Magic Salve

In the Middle Ages, the wolf became a symbol of evil. Hysteria about werewolves broke out all over Europe. Thousands of people were accused of being werewolves and many were tortured and executed.

The magic salve is frequently mentioned in witch and were-wolf trials. It is supposed to be a strong hallucinogenic. When rubbed over the body, it is absorbed into the bloodstream and causes effects similar to LSD.

A person under the salve’s effect could imagine that he was an animal or that he could fly on a broomstick.

One recipe includes the following ingredients :  

  • fat from disinterred children
  • hemlock
  • aconite
  • poplar leaves
  • soot or cowbane
  • sweet flag
  • cinquefoil
  • bat’s blood
  • deadly nightshade
  • oil

Other sources mentioned ingredients such as narcotics: Solanum somniferum , aconite, hyoscyamus, belladonna, opium, acorus vulgaris, sium. These were boiled down with oil, or the fat of little children who were murdered for that purpose. The blood of a bat was added, but its effects could have been nil. To these may have been added other foreign narcotics, the names of which have not transpired.

The following passage is from the charming Golden Ass of Apuleius; it proves that salves were extensively used by witches for the purpose of transformation, even in his day:–

“Fotis showed me a crack in the door, and bade me look through it, upon which I looked and saw Pamphile first divest herself of all her garments, and then, having unlocked a chest, take from it several little boxes, and open one of the latter, which contained a certain ointment. Rubbing this ointment a good while previously between the palms of her hands, she anointed her whole body, from the very nails of her toes to the hair on the crown of her head, and when she was anointed all over, she whispered many magic words to a lamp, as if she were talking to it. Then she began to move her arms, first with tremulous jerks, and afterwards by a gentle undulating motion, till a glittering, downy surface by degrees overspread her body, feathers and strong quills burst forth suddenly, her nose became a hard crooked beak, her toes changed to curved talons, and Pamphile was no longer Pamphile, but it was an owl I saw before me. And now, uttering a harsh, querulous scream, leaping from the ground by little and little, in order to try her powers, and presently poising herself aloft on her pinions, she stretched forth her wings on either Side to their full extent, and flew straight away.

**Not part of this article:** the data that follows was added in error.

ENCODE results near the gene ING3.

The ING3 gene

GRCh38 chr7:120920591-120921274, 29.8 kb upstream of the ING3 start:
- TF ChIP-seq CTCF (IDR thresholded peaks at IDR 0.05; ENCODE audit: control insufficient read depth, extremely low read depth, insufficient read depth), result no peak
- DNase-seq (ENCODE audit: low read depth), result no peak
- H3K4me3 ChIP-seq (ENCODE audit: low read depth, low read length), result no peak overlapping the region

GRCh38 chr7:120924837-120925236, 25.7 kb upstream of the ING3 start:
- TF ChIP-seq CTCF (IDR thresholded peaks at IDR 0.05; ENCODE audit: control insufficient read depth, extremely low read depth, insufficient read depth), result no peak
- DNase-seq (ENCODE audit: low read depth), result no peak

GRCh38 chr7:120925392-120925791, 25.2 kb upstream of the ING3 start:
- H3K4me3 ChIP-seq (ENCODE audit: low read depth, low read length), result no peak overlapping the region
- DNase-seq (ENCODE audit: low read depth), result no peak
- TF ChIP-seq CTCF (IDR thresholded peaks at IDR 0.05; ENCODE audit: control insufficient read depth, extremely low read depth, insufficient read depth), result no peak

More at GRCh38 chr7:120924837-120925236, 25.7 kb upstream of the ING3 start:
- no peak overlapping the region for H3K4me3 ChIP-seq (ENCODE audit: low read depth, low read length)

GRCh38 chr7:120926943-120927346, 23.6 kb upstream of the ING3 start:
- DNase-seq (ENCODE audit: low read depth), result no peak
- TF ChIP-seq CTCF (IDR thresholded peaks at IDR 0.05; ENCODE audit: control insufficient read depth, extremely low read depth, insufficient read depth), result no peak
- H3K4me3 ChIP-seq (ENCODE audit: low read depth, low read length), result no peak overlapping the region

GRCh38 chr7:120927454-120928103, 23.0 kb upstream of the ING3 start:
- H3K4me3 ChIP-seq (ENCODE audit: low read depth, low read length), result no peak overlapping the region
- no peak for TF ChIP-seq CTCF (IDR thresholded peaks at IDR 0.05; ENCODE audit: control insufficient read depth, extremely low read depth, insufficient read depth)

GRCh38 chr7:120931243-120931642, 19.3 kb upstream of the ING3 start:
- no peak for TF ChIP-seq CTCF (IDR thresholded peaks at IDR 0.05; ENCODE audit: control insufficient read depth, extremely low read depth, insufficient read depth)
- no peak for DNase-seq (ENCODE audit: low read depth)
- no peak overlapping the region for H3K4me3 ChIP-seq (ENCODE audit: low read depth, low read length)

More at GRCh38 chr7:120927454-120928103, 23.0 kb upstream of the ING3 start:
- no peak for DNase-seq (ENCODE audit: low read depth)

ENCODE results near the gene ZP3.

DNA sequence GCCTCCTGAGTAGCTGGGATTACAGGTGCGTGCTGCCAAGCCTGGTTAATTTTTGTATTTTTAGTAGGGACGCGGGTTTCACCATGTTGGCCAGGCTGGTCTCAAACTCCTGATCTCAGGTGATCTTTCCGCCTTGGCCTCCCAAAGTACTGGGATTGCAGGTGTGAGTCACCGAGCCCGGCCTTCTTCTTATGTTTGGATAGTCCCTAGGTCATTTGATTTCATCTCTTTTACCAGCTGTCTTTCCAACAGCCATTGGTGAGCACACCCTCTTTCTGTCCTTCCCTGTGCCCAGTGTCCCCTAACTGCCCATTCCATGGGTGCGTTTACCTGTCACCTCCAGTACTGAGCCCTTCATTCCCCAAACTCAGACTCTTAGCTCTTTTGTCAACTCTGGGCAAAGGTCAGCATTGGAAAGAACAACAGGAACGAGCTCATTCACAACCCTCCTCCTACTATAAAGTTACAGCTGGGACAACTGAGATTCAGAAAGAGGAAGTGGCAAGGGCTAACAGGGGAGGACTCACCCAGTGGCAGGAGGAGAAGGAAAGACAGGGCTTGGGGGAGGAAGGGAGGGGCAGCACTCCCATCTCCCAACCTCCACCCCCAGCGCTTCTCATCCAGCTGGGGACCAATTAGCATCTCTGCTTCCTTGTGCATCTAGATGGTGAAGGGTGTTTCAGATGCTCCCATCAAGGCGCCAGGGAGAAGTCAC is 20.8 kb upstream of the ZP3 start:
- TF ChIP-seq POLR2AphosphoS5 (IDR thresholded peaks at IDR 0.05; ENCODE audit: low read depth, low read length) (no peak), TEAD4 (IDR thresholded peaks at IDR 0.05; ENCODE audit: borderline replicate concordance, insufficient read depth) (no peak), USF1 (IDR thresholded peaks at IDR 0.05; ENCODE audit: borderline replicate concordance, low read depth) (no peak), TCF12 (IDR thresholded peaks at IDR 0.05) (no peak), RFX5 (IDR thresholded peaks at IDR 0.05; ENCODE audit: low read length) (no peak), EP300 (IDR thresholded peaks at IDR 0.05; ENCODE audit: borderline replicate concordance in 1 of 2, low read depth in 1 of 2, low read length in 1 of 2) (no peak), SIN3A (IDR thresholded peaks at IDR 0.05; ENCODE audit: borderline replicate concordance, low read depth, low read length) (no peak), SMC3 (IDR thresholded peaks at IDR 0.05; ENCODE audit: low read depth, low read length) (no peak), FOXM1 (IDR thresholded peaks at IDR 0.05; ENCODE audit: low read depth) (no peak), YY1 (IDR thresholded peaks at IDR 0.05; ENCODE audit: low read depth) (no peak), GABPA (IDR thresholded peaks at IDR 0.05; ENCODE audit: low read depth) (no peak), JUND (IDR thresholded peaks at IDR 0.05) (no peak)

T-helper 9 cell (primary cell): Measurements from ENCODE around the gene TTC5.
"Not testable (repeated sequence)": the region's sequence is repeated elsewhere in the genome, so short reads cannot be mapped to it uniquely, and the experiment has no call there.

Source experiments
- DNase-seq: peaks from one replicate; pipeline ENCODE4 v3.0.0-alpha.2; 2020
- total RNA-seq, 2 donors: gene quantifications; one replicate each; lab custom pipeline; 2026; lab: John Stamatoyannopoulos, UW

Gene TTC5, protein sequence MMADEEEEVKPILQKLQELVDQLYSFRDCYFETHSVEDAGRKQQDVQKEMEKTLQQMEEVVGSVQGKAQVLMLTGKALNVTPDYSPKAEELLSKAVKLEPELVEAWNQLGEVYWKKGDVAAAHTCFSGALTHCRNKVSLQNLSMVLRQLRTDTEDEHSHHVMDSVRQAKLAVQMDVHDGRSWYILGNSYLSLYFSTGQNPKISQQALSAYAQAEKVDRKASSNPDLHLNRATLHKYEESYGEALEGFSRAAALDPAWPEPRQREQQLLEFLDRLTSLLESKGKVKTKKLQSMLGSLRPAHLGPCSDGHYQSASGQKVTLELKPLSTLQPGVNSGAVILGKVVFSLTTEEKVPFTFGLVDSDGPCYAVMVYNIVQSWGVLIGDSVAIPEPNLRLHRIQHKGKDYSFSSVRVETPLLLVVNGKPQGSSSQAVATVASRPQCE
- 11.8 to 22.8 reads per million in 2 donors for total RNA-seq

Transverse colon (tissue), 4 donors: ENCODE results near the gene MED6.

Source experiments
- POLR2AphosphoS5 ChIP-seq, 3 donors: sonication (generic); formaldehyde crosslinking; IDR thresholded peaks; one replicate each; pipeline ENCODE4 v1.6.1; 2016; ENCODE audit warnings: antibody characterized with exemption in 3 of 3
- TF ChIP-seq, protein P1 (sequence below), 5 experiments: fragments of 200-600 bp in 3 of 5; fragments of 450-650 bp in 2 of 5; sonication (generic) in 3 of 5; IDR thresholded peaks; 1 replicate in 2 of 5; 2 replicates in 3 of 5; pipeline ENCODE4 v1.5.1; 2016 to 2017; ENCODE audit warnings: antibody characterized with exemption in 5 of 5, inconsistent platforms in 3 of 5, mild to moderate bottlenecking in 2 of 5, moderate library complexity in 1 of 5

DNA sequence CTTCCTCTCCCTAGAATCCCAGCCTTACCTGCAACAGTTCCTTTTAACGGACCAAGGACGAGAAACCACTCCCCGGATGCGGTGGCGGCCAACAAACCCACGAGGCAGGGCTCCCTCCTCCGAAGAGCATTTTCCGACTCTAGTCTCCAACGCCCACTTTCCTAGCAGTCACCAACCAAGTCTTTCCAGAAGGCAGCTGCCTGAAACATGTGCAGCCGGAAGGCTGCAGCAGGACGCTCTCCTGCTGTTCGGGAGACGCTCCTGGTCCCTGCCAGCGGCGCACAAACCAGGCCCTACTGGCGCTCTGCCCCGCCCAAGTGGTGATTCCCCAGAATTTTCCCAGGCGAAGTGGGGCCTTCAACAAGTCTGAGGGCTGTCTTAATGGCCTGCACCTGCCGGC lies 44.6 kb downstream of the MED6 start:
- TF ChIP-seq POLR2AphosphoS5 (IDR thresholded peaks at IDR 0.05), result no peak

“Having now been actually a witness of the performance of the magical art, and of the metamorphosis of Pamphile, I remained for some time in a stupefied state of astonishment. . . . At last, after I had rubbed my eyes some time, had recovered a little from the amazement and abstraction of mind, and begun to feel a consciousness of the reality of things about me, I took hold of the hand of Fotis and said,–‘Sweet damsel, bring me, I beseech thee, a portion of the ointment with which thy mistress hath just now anointed, and when thou hast made me a bird, I will be thy slave, and even wait upon thee like a winged Cupid.’ Accordingly she crept gently into the apartment, quickly returned with the box of ointment, hastily placed it in my hands, and then immediately departed.

“Elated to an extraordinary degree at the sight of the precious treasure, I kissed the box several times successively; and uttering repeated aspirations in hopes of a prosperous flight, I stripped off my clothes as quick as possible, dipped my fingers greedily into the box, and having thence extracted a good large lump of ointment, rubbed it all over my body and limbs. When I was thoroughly anointed, I swung my arms up and down, in imitation of the movement of a bird’s pinions, and continued to do so a little while, when instead of any perceptible token of feathers or wings making their appearance, my own thin skin, alas! grew into a hard leathern hide, covered with bristly hair, my fingers and toes disappeared, the palms of my hands and the soles of my feet became four solid hoofs, and from the end of my spine a long tail projected. My face was enormous, my mouth wide, my nostrils gaping, my lips pendulous, and I had a pair of immoderately long, rough, hairy ears. In short, when I came to contemplate my transformation to its full extent, I found that, instead of a bird, I had become — an ASS.”

[APULEIUS, Sir George Head’s translation, bk. iii.]